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viernes, 4 de marzo de 2016

Donald Fagen - Kamakiriad (1993)

Y en este viernes vamos con otro aporte de Marcelo B., ahora con uno de los discos solistas del ex Steely Dan; Donald Fagen. Y como sé que hay varios cabezones que gustan de Steely Dan, creo que no será un disco mal recibido.

Artista: Donald Fagen
Álbum: Kamakiriad
Año: 1993
Género: Jazz rock / Soul pop
Duración: 50:27
Nacionalidad: EEUU

Lista de Temas:
01. Trans-Island Skyway
02. Countermoon
03. Springtime
04. Snowbound
05. Tomorrow's Girls
06. Florida Room
07. On the Dunes
08. Teahouse on the Tracks

- Donald Fagen / vocals, keyboards
- George Wadenius / guitar
- Lou Marini / alto saxophone, flute
- Cornelius Bumpus / tenor saxophone
- Illinois Elohainu / tenor saxophone
- Lawrence Feldman / tenor saxophone, flute
- Dave Tofani / tenor saxophone, flute
- Ronnie Cuber / baritone saxophone
- Roger Rosenberg / baritone saxophone
- Alan Rubin / trumpet, flugelhorn
- Jim Pugh / trombone
- Birch Johnson / trombone
- Paul Griffin / Hammond B-3 organ
- Walter Becker / bass, guitar
- Leroy Clouden / drums, percussion
- Christopher Parker / drums
- Dennis McDermott / drums
- Bashiri Johnson / percussion

Otro aporte de Marcelo B.: un disco en solitario del señor Fagen que tras formar parte intrínseca de Steely Dan junto a Walter Becker durante los años 70, inició su carrera en solitario a principios de los 80. Este disco marcó un antes y un después en la música que fusiona jazz y soul con su toque pop, que no será de mi estilo pero hay varios cabezones que gustan de esto.

Y seguiremos con la misma tónica, los links no estarán en el blog, así que vayan acostumbrándose, y súmense a la lista de correo.
A continuación, algunos comentarios en inglés.

Donald Fagen's second solo album is a song cycle of sorts, following the adventures of an imaginary protagonist as he travels the world in his car, a brand-new Kamakiri. It is an odd concept, and one that is not obvious to the listener, but reflection upon Fagen's liner notes while listening to the album does tend to evoke a vision of a non-apocalyptic near future, where swingers sip cocktails and fresh vegetable juices as they groove to synthesized jazz-rock. Evocative or not, this is not Fagen's best effort. The songs on Kamakiriad are mainly static one-chord vamps, with little of the interesting off-beat hits or chord changes that characterized most of Steely Dan's corpus (although, it must be said, Two Against Nature isn't too far conceptually from what Fagen is doing here). There is a slightly antiseptic feeling to Kamakiriad. Although the drum tracks are not synthesized, they sure sound that way, and even the horns sound electronic at times, a far cry from the lush arrangements of Aja. Another shortcoming of this record is the fact that the verse melodies don't sound very developed. The choruses are as catchy and cryptic as you would expect from Donald Fagen, but the verses are less than memorable. Walter Becker, who produced the record, as well as contributing bass and guitar, also co-wrote "Snowbound." Perhaps not surprisingly, it does the best job at evoking classic Steely Dan. Kamakiriad is pleasant as background music, but in the end it doesn't provide enough interesting moments to rank as a must-have. The static grooves, coupled with the long song lengths, and general lack of dynamic movement makes this record one of the least essential of Fagen's recorded output. However, Steely Dan completists will certainly find enough here to keep them happy.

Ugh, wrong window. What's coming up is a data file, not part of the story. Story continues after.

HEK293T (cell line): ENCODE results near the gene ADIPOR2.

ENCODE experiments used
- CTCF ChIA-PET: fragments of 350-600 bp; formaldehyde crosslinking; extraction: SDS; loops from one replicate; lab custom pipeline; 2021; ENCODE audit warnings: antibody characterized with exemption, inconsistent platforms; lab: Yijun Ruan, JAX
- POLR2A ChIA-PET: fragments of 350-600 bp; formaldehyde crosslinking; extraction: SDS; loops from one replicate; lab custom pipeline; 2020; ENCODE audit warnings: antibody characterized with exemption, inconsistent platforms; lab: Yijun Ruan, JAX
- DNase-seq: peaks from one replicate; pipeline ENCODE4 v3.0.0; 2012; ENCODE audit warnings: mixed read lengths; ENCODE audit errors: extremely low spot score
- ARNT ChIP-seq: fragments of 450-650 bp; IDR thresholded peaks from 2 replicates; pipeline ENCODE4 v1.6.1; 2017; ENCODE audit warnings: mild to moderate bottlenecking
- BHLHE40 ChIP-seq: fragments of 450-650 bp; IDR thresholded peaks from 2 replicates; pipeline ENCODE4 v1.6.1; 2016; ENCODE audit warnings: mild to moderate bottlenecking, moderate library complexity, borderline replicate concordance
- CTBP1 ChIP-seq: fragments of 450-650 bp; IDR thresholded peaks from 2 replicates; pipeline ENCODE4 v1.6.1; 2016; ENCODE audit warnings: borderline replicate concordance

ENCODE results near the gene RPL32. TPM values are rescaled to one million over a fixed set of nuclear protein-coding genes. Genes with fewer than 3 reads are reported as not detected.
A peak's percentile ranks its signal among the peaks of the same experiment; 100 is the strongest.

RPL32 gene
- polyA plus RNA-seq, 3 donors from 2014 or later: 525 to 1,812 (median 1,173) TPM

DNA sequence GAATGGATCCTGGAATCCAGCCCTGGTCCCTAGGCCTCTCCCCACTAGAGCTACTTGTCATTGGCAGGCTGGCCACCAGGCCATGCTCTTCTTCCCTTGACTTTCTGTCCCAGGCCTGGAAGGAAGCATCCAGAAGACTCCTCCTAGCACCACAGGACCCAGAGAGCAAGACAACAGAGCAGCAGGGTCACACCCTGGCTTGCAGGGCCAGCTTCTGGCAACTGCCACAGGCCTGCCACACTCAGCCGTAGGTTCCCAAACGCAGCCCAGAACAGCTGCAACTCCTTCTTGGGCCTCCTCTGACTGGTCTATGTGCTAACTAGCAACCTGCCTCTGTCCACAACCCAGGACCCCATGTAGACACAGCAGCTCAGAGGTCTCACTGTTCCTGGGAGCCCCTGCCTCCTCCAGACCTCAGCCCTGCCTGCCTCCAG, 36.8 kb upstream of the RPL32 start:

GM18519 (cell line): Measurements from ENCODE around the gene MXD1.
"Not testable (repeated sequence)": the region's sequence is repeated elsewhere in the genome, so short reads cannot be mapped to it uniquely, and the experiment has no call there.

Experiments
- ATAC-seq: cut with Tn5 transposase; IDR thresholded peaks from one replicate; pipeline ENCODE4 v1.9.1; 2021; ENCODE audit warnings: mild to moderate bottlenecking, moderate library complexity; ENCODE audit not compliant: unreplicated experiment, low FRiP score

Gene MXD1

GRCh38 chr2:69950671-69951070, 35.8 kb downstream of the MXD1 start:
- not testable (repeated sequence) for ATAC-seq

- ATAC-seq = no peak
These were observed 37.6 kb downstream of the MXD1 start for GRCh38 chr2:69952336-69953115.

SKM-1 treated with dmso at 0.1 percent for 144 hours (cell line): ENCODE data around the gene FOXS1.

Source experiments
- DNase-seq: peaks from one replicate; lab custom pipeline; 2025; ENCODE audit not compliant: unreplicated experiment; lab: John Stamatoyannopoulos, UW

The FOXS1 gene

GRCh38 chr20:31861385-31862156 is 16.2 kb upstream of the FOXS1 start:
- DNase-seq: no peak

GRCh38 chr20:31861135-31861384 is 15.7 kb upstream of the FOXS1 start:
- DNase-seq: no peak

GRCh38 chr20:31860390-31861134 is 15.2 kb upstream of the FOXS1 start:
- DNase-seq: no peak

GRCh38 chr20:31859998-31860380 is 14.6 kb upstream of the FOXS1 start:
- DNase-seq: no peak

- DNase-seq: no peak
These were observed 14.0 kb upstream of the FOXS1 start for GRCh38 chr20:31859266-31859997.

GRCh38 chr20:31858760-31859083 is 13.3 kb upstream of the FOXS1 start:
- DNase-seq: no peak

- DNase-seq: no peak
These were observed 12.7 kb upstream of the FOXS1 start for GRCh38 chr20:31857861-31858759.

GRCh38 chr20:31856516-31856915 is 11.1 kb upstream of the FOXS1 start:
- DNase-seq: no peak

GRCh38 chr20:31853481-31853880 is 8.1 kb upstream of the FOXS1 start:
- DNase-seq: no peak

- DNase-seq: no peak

Daniel Gioffre

This was a disappointment to me. I expected this to be, at least, about .5 below "The Nightfly". Instead, you get an album that, while having some good moments, does not match expectations.